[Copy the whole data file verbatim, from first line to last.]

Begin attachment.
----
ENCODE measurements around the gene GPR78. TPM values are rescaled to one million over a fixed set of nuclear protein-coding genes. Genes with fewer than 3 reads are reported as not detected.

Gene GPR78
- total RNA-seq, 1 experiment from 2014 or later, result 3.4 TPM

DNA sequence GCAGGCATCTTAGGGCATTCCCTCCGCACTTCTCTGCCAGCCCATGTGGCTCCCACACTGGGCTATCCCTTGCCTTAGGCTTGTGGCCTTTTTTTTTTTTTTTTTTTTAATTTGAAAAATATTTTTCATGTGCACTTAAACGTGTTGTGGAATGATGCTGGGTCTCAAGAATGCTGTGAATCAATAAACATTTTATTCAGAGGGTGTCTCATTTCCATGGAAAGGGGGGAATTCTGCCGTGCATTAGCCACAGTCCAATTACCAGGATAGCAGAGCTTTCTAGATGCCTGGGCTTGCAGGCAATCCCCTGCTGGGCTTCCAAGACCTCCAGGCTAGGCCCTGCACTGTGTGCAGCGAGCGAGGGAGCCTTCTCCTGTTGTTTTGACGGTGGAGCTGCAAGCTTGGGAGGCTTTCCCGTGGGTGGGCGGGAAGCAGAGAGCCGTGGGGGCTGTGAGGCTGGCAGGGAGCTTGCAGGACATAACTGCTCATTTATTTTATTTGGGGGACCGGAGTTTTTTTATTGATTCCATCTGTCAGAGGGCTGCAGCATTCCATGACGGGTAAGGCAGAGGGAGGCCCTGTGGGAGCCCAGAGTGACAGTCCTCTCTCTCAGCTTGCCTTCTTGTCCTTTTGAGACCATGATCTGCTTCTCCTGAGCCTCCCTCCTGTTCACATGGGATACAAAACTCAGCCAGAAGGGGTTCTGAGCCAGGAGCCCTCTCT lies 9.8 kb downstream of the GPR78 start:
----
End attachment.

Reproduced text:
ENCODE measurements around the gene GPR78. TPM values are rescaled to one million over a fixed set of nuclear protein-coding genes. Genes with fewer than 3 reads are reported as not detected.

Gene GPR78
- total RNA-seq, 1 experiment from 2014 or later, result 3.4 TPM

DNA sequence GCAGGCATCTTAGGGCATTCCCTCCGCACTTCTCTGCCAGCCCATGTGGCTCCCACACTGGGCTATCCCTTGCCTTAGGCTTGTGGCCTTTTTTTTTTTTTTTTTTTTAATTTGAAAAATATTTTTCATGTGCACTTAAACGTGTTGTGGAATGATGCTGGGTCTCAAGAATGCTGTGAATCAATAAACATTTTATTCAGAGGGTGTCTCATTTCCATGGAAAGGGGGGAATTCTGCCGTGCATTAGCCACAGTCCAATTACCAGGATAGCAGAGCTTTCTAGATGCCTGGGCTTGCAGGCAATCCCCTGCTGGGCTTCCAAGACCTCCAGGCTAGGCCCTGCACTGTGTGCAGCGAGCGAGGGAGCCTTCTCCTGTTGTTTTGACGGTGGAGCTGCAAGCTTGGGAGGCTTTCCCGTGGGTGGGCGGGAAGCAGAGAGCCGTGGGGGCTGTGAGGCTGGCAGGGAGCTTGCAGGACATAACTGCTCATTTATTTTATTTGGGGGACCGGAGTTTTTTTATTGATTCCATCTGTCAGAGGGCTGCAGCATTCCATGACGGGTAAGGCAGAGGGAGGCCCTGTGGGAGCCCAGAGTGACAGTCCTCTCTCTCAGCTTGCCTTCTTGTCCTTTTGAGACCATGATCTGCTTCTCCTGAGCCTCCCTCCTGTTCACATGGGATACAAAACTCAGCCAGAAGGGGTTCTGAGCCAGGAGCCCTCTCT lies 9.8 kb downstream of the GPR78 start: